The next step is for the board to send the complaint to a Preliminary Evaluation Committee (PEC) for review. After receiving a complaint, the PEC will appoint an investigator to determine if evidence supports the claim. The process usually involves interviewing the complainant and any witnesses, requesting official documentation, and so on. In some cases, you may also need to testify under oath in front of the PEC.
If the board finds enough evidence to warrant disciplinary action, they might offer to negotiate a consent order with you rather than hold a formal hearing. A consent order is an agreement in which you agree to follow the board's recommendations for discipline; this contract is legally binding. While a consent order might not work for everyone, if there's strong evidence against you and the agreement allows you to keep or get your license back, it could be the best solution.
The case will go to a formal hearing if you and the board cannot agree on a consent order. This is similar to a trial in which both sides present evidence and make their case before an Administrative Law judge. You may have an attorney with you at this hearing to present arguments and evidence on your behalf. If the ALJ decides that the evidence collected is persuasive enough, they will recommend disciplinary action to the board. The board has the authority to revoke your social worker's license if they deem the disciplinary infraction warrants it.
Why You Need a New Jersey Professional License Defense Attorney
The disciplinary process for licensed social workers in New Jersey is long and complicated, and there is no guaranteed presumption of innocence. The State Board of Social Work Examiners has the job of protecting the public against bad actors, and they have sweeping authority to administer discipline against their licensees based only on a preponderance of the evidence. Without an attorney to protect your interests, you're going into the process at a decided disadvantage. In fact, the likelihood of losing your license is much greater without an attorney than with one.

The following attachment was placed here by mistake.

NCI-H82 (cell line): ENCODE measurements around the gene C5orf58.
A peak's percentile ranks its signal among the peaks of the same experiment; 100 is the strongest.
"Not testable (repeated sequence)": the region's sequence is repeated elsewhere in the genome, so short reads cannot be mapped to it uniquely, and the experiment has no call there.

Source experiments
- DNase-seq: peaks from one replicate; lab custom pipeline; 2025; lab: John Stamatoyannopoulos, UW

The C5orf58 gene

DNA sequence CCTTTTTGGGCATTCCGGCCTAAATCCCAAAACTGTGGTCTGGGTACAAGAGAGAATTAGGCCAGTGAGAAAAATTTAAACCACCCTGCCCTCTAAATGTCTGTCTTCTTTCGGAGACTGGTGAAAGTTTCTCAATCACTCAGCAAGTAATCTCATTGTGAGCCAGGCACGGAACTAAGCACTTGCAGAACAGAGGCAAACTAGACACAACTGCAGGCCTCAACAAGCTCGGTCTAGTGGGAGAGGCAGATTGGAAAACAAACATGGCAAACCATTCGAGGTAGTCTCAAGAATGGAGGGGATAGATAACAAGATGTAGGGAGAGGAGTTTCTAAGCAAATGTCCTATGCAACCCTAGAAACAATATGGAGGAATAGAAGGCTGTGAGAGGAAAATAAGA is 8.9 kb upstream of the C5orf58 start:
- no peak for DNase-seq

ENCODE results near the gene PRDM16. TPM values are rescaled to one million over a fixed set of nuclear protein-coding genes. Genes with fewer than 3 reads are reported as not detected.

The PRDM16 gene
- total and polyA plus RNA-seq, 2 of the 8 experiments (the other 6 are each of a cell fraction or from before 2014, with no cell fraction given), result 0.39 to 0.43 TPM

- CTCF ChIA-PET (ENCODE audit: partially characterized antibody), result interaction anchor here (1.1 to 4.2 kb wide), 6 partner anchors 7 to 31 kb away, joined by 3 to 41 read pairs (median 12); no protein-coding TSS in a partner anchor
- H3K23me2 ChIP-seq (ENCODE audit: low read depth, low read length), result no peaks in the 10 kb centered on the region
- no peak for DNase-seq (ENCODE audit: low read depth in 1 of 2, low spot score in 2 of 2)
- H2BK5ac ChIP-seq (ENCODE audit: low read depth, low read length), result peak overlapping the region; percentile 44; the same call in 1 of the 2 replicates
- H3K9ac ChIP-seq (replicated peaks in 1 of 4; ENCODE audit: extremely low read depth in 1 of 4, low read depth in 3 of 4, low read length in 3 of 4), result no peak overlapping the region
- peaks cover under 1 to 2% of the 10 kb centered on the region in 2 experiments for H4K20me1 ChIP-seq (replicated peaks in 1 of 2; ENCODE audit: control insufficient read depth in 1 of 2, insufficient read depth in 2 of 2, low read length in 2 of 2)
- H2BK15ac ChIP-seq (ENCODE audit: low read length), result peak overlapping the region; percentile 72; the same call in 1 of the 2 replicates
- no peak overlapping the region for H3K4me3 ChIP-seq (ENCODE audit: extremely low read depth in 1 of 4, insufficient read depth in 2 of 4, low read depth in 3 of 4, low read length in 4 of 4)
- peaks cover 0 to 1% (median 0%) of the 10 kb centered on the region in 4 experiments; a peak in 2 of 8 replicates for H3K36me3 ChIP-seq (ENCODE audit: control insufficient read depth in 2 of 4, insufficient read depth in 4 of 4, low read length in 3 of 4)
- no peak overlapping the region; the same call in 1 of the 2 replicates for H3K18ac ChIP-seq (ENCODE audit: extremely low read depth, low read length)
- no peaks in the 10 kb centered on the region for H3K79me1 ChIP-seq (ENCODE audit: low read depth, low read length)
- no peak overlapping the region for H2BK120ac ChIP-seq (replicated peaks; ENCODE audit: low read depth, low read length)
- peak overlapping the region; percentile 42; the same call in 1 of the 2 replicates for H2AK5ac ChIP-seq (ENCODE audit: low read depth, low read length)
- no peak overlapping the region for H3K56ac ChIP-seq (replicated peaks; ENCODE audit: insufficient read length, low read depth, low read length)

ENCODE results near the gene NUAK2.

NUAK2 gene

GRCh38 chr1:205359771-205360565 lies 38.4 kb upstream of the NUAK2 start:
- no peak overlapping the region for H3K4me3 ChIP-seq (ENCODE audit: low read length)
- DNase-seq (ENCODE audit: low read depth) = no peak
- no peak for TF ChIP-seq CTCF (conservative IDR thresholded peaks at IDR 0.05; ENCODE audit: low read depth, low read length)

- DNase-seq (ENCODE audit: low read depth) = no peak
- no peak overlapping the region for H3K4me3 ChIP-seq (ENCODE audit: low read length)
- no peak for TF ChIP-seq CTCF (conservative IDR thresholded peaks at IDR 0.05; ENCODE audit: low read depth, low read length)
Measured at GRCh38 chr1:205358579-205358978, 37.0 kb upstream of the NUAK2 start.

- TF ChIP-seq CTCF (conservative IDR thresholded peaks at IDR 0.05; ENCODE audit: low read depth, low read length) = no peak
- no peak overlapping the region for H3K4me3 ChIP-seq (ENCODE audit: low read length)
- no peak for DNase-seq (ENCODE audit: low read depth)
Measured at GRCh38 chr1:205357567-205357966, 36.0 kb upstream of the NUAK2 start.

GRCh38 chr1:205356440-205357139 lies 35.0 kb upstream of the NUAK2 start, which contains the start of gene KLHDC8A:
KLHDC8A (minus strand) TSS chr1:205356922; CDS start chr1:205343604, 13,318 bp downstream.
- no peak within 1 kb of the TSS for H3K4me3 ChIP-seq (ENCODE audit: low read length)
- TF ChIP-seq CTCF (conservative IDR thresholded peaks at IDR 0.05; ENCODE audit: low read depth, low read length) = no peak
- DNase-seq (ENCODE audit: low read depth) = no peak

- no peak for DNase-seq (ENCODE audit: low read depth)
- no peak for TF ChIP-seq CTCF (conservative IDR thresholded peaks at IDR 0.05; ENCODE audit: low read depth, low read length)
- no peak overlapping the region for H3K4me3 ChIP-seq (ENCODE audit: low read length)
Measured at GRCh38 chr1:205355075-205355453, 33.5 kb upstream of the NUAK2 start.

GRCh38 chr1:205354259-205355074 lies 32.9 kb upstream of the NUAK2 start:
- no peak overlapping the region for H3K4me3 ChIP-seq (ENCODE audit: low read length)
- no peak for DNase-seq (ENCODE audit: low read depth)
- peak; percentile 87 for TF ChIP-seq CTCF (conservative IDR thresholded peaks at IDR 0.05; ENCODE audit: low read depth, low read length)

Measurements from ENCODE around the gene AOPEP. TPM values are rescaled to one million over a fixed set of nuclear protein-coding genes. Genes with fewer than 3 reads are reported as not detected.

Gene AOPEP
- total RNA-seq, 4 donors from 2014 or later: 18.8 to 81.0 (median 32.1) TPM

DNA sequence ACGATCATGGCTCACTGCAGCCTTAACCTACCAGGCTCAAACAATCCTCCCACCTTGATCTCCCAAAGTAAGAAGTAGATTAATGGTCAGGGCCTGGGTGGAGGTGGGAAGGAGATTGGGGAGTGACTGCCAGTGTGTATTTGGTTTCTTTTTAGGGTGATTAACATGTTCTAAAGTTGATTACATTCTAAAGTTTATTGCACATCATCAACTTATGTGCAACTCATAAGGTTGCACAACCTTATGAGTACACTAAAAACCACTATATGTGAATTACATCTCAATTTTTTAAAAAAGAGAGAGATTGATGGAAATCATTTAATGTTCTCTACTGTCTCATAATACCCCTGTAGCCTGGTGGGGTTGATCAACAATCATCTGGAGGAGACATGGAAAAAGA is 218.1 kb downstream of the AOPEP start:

When you hire an attorney with specific knowledge of license defense, you're getting an advocate who knows how to navigate the system and build a strong defense on your behalf. They will be able to help you understand the evidence against you and develop a strategy for responding that gives you the best possible chance of keeping your license. Your attorney can:
- Act as your official legal representative in all interactions with the Board or the ALJ.
- Gather evidence and witnesses to support your case.
- Draft a convincing written response to the complaint (which may end the disciplinary process then and there).
- Negotiate at multiple points for the dismissal of the complaint or for lighter penalties that allow you to keep your license.
- Negotiate for the best possible terms in a consent order.
- Defend you vigorously at a formal hearing, if necessary.
You've worked long and hard to develop your career as a social worker. Don't risk losing your livelihood by going through the disciplinary process alone. Attorney Joseph D. Lento has helped many licensed professionals in your situation, and he will bring his knowledge and experience to the table to ensure you have the best chance of a favorable outcome. Call the Lento Law Firm today for a consultation at (888) 535-3686.